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in the world of drag racing

Black Bar

The latest update as of September 22, 1999

Not much time to do it, but I've got to clean up a few loose odds and ends today. First up is another OOPS!!! from the TV schedule department. I didn't do too well announcing the times for the "NHRA True Value Keystone Nationals" broadcasts on Speedvision over the weekend. In fact, only one of the three show times listed was correct on my first attempt. So, my sincere apologies to anyone who missed any of the action due to my mistakes. The "repeat" broadcast on Monday night was, in fact, a repeat broadcast of the two hours of eliminations shown earlier in the evening. So, altogether, Speedvision broadcast five hours from Maple Grove Raceway, covering qualifying highlights and all rounds of Professional eliminations. Hope you got a chance to watch/tape all the action, and if you were led astray by us, sorry!

Viewers got a big bonus too: NO Eli Gold for a change. "Jabba The (Pizza) Hut" fortunately didn't have the chance to inflict his brand of commentary on us. (He was busy screwing up a college football game and a NASCAR race). The pairing of Bob Frey and Frank Hawley in the booth did a much better job. While the roving reporters were adequate, it's obvious that Chris "what am I doing here?" McClure doesn't belong on a drag racing program and Dave Reiff is just adequate. Makes you wonder whatever happened to Dave McClelland and Steve Evans, doesn't it? I know it makes me wish they were still doing these shows.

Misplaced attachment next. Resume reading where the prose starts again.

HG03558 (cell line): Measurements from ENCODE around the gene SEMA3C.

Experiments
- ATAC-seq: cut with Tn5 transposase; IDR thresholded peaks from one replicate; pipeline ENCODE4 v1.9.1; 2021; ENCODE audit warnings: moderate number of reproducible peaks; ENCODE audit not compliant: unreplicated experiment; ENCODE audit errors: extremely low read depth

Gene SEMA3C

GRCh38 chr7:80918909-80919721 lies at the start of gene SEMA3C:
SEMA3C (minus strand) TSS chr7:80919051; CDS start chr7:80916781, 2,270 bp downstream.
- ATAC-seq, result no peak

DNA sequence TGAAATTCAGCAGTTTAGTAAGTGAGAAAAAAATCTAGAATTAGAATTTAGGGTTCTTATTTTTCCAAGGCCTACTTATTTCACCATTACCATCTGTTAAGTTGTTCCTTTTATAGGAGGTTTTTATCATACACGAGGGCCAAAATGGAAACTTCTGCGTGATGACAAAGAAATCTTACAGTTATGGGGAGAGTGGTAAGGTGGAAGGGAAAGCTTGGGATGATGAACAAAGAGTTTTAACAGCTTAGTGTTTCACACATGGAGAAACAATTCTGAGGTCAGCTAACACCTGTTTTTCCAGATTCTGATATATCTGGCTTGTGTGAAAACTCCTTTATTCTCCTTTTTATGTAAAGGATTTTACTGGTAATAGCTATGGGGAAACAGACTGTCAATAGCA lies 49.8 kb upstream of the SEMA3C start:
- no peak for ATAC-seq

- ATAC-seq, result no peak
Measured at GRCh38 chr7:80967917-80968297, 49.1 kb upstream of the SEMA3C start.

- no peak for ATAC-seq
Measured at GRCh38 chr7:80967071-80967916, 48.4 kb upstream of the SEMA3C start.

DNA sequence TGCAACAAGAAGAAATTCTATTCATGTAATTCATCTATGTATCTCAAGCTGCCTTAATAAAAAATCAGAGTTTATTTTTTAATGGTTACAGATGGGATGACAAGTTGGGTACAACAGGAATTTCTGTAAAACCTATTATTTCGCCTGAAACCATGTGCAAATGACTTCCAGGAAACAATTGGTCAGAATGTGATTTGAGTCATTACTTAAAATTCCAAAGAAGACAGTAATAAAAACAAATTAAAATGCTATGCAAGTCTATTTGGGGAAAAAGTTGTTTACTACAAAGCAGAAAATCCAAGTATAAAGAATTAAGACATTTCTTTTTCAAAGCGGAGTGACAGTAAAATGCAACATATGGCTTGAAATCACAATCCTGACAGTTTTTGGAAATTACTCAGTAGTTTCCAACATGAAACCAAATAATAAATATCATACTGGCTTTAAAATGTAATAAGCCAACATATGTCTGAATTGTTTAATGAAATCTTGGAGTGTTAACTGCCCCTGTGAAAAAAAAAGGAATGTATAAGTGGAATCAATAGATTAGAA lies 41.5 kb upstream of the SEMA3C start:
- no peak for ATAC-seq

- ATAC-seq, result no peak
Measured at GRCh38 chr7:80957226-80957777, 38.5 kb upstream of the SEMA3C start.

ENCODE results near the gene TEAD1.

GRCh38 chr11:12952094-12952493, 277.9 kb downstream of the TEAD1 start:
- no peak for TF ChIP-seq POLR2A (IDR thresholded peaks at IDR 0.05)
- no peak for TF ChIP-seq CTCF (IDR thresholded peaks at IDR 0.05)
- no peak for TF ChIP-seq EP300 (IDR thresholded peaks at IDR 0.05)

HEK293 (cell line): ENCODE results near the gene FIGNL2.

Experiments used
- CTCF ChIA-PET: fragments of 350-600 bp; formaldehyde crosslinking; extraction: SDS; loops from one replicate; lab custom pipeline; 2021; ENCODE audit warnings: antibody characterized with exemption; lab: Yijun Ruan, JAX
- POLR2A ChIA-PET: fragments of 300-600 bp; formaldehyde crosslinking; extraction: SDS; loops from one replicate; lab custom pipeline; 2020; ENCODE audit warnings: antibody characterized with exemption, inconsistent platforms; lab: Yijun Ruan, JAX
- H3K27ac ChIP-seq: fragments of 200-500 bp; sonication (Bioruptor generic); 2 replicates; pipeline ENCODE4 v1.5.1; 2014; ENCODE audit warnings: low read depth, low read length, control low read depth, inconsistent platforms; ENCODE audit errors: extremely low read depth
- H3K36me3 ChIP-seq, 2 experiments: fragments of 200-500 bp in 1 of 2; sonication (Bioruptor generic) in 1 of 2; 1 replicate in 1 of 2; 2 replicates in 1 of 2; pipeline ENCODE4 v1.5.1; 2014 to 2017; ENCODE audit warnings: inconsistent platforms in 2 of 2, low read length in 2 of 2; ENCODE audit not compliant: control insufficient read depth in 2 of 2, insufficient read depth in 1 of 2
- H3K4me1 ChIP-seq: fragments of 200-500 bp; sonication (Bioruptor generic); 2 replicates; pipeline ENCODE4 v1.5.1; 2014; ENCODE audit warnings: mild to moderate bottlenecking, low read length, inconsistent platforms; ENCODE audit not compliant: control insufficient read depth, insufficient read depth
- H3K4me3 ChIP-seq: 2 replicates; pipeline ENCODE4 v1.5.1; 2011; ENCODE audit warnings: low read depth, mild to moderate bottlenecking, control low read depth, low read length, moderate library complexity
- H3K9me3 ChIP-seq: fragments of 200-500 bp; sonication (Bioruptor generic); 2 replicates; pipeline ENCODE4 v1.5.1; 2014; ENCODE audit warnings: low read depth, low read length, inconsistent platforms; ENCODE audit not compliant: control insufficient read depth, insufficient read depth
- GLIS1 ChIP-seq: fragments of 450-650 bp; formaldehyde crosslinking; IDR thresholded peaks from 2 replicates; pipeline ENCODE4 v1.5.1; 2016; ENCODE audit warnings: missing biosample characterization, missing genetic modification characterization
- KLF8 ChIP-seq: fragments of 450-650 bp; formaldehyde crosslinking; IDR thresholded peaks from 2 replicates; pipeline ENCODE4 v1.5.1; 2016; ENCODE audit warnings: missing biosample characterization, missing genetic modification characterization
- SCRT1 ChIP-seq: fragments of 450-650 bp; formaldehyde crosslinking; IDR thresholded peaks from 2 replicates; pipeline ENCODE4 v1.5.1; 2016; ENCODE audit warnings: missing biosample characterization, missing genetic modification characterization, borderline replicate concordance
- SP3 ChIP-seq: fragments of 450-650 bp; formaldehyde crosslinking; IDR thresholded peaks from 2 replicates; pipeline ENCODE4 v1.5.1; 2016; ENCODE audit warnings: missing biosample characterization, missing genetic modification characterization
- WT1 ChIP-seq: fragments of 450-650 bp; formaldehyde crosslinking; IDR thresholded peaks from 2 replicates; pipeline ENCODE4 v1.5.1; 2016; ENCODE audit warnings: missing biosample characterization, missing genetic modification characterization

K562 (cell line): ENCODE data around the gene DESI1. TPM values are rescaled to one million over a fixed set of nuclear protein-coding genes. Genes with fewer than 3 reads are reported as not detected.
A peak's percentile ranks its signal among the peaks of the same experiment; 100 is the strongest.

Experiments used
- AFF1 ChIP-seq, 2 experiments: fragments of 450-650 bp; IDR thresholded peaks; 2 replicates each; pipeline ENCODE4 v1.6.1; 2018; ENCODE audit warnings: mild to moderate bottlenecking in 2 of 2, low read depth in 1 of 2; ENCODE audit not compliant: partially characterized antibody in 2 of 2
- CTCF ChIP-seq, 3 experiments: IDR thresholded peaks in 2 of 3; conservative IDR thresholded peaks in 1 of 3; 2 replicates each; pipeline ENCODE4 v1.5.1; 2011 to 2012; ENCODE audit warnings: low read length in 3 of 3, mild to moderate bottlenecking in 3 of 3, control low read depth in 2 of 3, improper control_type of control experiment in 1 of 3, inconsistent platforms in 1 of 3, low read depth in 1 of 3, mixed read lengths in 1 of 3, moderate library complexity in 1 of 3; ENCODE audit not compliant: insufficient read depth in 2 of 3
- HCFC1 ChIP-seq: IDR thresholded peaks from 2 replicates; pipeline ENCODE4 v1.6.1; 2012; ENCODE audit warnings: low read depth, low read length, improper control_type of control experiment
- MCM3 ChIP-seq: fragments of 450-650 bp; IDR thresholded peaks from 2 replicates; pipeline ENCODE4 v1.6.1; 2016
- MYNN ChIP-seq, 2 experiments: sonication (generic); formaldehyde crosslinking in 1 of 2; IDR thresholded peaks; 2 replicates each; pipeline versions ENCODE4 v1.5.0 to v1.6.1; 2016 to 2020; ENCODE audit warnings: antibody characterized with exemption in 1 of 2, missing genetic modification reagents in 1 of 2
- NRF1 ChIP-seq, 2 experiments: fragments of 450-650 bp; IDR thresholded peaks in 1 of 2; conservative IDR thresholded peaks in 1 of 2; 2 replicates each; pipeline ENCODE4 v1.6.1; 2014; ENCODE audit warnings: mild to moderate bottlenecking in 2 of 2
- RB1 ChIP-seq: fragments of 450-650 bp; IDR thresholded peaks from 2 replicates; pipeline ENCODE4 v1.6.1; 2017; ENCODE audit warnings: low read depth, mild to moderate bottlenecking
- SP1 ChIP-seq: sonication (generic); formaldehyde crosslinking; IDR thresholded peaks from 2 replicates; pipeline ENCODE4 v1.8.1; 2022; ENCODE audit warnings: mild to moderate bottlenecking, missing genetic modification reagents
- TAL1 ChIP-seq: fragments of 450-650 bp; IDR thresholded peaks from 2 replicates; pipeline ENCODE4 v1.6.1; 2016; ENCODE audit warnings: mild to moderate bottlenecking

Turning our attention closer to home, as in my local track, Mission Raceway Park, I can actually report on what happened there on Sunday. For the first time in over a year I ventured out there and, despite missing the new entrance overpass (sign? what sign?), made it into the pits and spent some time in the grandstands. And there was lots of room in the pits and the stands, as with the points-earning season over and no feature attractions, the turnout of racers and spectators was minimal. For those that were in attendance, that was a bonus resulting in much shorter line-ups at the concessions, lots of elbow room and time for extra runs by the racers.